I like to think of it as in bread from the pumpernickel/rye family. If only it is that simple. For some, I don't know what reason, it tastes DIFFERENT. I have tried many a recipes that claimed to be the copycats of breads baked in these establishments but no....they didn't come close at all. That's it until I found Beth Hensperger and her Bread Bible. Of course those breads are of Russian's and Eastern European's origin. Why didn't I think of that all those years ago? Bummer!

So, step 1 to identify the recipe to follow is over. I know exactly what I am looking at and the Black Russian Rye Bread came highly recommended by other food bloggers out there. Said to be the closest and even better rendition of those tasty brown morsels of bread served at the above mentioned establishments. Good!

On to the recipe, a quick scan and the first thought that came to my mind was OMG! I have never ever see a longer list of ingredients required to make a load of bread ever in my entire life. I try to convince myself that it came highly recommended and that if I really wanna free myself of the clutches from those chain restaurants (if I am honest, I really don't care too much for their food aside from the bread. Oh, the bread!), I better give it a shot.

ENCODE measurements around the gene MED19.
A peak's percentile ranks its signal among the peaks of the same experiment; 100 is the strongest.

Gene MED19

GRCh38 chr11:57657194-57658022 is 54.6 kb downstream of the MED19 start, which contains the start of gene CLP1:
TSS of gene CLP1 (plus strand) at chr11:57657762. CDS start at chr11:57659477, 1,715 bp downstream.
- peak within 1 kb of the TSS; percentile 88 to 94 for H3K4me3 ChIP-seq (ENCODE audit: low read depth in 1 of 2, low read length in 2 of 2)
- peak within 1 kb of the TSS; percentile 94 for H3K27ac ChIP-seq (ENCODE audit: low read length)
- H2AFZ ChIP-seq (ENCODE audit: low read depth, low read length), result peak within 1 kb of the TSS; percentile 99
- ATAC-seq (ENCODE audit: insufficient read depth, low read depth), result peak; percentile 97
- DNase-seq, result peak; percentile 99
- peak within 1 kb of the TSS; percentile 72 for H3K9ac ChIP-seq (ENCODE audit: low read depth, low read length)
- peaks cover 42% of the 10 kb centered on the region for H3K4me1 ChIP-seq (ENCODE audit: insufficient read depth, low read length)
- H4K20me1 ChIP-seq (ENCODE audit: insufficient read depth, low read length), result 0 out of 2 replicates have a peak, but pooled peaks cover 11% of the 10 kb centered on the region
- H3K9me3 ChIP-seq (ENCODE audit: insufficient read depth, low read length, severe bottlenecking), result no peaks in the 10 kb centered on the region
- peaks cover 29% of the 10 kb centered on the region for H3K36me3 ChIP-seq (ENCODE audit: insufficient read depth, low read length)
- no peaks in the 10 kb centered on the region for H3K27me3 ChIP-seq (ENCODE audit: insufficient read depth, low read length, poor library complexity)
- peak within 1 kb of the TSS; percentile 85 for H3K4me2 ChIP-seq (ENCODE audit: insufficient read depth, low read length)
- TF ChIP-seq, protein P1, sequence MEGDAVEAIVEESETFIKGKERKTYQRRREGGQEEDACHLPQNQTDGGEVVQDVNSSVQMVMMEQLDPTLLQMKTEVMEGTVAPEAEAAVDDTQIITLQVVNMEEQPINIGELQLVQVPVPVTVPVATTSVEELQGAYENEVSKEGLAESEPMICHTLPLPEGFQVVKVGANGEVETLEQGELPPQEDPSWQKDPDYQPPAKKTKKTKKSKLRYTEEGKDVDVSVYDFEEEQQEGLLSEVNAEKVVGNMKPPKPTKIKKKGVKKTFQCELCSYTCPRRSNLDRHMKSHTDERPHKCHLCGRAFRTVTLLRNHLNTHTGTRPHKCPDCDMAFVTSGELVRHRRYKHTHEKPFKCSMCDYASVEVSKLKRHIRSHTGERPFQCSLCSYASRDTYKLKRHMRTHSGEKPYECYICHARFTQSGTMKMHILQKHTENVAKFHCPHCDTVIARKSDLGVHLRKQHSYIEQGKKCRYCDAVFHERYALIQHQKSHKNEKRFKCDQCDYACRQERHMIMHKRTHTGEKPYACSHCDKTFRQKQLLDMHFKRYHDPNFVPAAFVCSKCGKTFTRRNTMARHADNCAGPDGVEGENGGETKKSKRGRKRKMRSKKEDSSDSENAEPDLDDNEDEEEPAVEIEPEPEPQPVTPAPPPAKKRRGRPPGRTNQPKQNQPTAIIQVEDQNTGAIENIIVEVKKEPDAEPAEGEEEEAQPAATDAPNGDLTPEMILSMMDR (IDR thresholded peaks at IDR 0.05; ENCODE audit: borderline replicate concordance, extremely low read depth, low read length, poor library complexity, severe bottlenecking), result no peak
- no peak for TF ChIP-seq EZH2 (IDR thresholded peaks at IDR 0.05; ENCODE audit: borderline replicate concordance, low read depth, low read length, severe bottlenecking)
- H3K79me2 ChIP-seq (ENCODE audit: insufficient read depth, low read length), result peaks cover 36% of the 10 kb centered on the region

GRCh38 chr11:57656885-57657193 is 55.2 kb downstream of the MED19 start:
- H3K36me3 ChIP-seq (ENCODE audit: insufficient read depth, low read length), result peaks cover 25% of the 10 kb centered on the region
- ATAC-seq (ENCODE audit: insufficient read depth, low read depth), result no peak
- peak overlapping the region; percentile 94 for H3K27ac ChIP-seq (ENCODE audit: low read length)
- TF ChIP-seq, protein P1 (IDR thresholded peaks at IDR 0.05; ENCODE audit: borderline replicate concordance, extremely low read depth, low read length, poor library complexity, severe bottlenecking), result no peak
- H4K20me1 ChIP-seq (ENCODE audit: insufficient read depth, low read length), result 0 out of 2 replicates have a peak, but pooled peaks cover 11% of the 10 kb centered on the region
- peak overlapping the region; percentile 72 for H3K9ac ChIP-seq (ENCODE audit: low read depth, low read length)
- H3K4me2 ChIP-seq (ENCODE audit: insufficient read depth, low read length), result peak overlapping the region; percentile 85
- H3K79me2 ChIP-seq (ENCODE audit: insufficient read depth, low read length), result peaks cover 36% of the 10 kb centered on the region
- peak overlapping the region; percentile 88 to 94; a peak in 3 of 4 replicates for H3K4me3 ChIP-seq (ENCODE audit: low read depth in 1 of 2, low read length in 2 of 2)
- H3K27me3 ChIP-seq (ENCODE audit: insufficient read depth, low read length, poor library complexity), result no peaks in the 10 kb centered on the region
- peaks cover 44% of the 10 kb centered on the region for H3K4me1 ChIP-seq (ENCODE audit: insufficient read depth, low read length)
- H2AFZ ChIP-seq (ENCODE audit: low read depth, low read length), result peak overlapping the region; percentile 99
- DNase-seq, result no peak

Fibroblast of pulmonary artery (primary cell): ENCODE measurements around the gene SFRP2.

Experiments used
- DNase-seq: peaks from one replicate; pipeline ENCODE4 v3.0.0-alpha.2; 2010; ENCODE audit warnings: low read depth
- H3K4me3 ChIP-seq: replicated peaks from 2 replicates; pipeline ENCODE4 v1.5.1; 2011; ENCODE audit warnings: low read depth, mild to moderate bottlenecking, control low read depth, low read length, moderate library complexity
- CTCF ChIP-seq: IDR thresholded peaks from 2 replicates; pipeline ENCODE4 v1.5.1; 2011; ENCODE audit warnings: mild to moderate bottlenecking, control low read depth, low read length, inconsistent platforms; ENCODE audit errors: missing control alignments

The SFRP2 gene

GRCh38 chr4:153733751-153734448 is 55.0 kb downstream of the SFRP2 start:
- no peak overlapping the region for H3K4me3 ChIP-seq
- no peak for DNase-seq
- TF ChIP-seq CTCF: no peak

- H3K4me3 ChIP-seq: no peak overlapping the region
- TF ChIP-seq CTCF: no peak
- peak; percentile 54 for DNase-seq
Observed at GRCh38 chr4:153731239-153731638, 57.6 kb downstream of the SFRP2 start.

Will I ever attempt something like this again, OH, YES! The bread came out absolutely TO DIE FOR! If you have a stand mixer or a bread machine, it should be relatively easy to make this bread with the help of those equipment. Even if you have to knead it with your hands, please try this recipe at least once. This bread is OH, SO WORTH IT!

Russian Black Bread
(Adapted from Beth Hensperger’s The Bread Bible)Makes 2 loaves

2 packages (1 1/2 tablespoons) active dry yeast
Pinch of sugar
1/2 cup warm water (105 to 115 degrees)
2 cups water
1/4 cup molasses
1/4 cup apple cider vinegar
4 tablespoons unsalted butter
1 ounce unsweetened chocolate, chopped fine
1/2 cup whole-wheat flour
3 cups medium rye flour
3 cups unbleached, all-purpose or bread flour
1 cup wheat bran
2 tablespoons caraway seeds or ground caraway
1/2 teaspoon fennel seeds or ground fennel
1 tablespoon salt
1 tablespoon instant espresso powder or instant coffee powder
1 tablespoon minced shallots
1/4 cup cornmeal (optional)
1 tablespoon unbleached all-purpose flour (optional)
1 teaspoon caraway seeds (optional)


1. In a measuring cup, combine the 1/2 cup warm water, pinch of sugar, and active dry yeast. Stir well to mix. Let stand for 10 minutes till foamy.

2. In a pot, combine 2 cups of water, molasses, apple cider vinegar, butter, and chocolate. Heat over medium heat till butter and chocolate are melted. Set aside.
3. In a large bowl, combine all the three flours. Whisk till they are well-mixed. Set aside.